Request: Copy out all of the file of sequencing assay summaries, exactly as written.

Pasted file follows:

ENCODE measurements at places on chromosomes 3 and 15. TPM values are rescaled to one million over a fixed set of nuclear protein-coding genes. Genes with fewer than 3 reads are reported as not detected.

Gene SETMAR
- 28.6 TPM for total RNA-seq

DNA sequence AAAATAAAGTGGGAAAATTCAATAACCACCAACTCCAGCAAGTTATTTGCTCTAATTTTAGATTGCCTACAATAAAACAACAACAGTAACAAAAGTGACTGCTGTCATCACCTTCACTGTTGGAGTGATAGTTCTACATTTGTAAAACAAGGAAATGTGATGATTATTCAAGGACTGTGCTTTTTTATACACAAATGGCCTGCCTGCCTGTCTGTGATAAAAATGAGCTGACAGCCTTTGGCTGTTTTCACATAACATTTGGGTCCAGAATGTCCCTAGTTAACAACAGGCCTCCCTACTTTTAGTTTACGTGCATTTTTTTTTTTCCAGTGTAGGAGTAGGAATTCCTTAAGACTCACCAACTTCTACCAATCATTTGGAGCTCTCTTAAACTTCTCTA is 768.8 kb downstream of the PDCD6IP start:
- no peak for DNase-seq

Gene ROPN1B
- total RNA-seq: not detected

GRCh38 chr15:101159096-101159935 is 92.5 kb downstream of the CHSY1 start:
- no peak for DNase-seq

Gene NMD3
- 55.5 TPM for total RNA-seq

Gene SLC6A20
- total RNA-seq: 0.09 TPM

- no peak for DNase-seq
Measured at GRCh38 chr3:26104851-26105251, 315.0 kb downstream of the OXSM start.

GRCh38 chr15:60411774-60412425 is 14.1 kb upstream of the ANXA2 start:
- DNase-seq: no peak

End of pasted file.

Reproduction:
ENCODE measurements at places on chromosomes 3 and 15. TPM values are rescaled to one million over a fixed set of nuclear protein-coding genes. Genes with fewer than 3 reads are reported as not detected.

Gene SETMAR
- 28.6 TPM for total RNA-seq

DNA sequence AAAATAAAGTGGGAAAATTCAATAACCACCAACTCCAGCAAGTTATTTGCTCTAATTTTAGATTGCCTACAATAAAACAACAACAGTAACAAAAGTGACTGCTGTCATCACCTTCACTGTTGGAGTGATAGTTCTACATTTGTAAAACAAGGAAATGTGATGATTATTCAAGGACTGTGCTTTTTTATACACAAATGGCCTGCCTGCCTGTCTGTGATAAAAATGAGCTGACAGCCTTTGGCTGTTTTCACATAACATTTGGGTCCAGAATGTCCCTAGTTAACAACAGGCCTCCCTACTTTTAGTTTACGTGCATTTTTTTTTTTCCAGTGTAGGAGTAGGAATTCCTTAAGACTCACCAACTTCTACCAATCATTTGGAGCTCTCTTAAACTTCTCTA is 768.8 kb downstream of the PDCD6IP start:
- no peak for DNase-seq

Gene ROPN1B
- total RNA-seq: not detected

GRCh38 chr15:101159096-101159935 is 92.5 kb downstream of the CHSY1 start:
- no peak for DNase-seq

Gene NMD3
- 55.5 TPM for total RNA-seq

Gene SLC6A20
- total RNA-seq: 0.09 TPM

- no peak for DNase-seq
Measured at GRCh38 chr3:26104851-26105251, 315.0 kb downstream of the OXSM start.

GRCh38 chr15:60411774-60412425 is 14.1 kb upstream of the ANXA2 start:
- DNase-seq: no peak